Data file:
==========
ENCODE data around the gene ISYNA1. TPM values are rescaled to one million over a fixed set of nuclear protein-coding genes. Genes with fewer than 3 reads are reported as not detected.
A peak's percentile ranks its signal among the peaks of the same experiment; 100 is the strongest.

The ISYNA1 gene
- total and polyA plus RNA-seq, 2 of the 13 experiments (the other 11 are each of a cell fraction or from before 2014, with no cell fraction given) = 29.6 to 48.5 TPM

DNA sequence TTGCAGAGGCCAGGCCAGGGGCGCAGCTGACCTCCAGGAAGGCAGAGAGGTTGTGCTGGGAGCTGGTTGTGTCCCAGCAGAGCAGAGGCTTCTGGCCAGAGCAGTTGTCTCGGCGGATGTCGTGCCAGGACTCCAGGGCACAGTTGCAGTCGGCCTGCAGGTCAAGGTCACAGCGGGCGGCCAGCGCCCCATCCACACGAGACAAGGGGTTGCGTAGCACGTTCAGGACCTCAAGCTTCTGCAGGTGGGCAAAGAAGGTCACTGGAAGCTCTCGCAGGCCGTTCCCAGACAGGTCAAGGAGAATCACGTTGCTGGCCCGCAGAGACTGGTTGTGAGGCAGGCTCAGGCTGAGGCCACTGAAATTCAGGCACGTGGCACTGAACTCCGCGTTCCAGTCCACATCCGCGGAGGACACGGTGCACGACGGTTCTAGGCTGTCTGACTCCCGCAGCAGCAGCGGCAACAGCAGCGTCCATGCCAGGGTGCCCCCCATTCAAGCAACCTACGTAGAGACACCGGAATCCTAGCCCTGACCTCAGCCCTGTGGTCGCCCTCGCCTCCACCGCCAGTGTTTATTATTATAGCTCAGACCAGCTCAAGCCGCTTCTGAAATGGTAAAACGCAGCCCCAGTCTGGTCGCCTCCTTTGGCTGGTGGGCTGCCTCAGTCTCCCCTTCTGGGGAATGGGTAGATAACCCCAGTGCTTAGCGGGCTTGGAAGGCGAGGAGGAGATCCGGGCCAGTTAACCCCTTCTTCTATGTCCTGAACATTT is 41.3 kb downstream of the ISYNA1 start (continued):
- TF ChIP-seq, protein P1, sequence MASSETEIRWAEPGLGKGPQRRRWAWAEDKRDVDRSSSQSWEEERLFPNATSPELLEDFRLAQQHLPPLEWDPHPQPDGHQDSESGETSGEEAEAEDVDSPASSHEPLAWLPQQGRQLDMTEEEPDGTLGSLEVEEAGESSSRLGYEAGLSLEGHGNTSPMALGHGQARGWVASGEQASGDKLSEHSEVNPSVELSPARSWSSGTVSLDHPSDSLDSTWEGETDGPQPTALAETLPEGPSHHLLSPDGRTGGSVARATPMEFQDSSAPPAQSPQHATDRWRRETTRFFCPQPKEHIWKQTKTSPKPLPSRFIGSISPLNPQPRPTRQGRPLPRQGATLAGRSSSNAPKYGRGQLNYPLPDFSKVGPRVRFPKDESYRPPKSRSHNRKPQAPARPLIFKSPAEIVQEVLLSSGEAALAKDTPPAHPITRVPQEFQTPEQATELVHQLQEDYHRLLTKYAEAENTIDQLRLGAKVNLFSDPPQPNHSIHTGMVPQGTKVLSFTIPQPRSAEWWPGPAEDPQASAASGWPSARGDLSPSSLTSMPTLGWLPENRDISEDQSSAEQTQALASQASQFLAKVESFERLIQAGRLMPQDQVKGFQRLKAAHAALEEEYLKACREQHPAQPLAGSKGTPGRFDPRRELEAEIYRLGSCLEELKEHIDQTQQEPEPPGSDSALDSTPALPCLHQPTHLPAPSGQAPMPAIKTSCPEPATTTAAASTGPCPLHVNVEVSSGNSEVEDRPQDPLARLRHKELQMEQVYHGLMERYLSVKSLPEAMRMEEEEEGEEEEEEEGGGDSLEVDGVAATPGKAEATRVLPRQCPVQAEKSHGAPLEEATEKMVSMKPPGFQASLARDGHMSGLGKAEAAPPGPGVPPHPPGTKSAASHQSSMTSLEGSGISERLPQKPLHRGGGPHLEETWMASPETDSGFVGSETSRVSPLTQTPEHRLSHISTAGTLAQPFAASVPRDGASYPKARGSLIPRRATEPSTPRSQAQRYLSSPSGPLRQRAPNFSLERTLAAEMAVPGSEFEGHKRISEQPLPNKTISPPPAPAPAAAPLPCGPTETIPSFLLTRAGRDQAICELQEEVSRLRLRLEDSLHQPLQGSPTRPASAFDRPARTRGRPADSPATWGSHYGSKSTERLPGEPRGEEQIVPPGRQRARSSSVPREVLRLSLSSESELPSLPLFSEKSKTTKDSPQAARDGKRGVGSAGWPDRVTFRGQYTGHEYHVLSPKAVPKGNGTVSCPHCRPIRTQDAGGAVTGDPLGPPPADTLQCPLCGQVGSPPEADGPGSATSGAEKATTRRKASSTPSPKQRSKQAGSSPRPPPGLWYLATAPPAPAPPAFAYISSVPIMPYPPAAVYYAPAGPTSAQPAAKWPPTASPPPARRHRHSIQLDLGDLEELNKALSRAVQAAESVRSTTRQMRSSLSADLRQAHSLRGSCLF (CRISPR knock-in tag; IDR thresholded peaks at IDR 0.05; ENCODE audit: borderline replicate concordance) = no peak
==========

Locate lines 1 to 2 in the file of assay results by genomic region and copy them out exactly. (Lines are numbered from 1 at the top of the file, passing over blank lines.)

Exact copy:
ENCODE data around the gene ISYNA1. TPM values are rescaled to one million over a fixed set of nuclear protein-coding genes. Genes with fewer than 3 reads are reported as not detected.
A peak's percentile ranks its signal among the peaks of the same experiment; 100 is the strongest.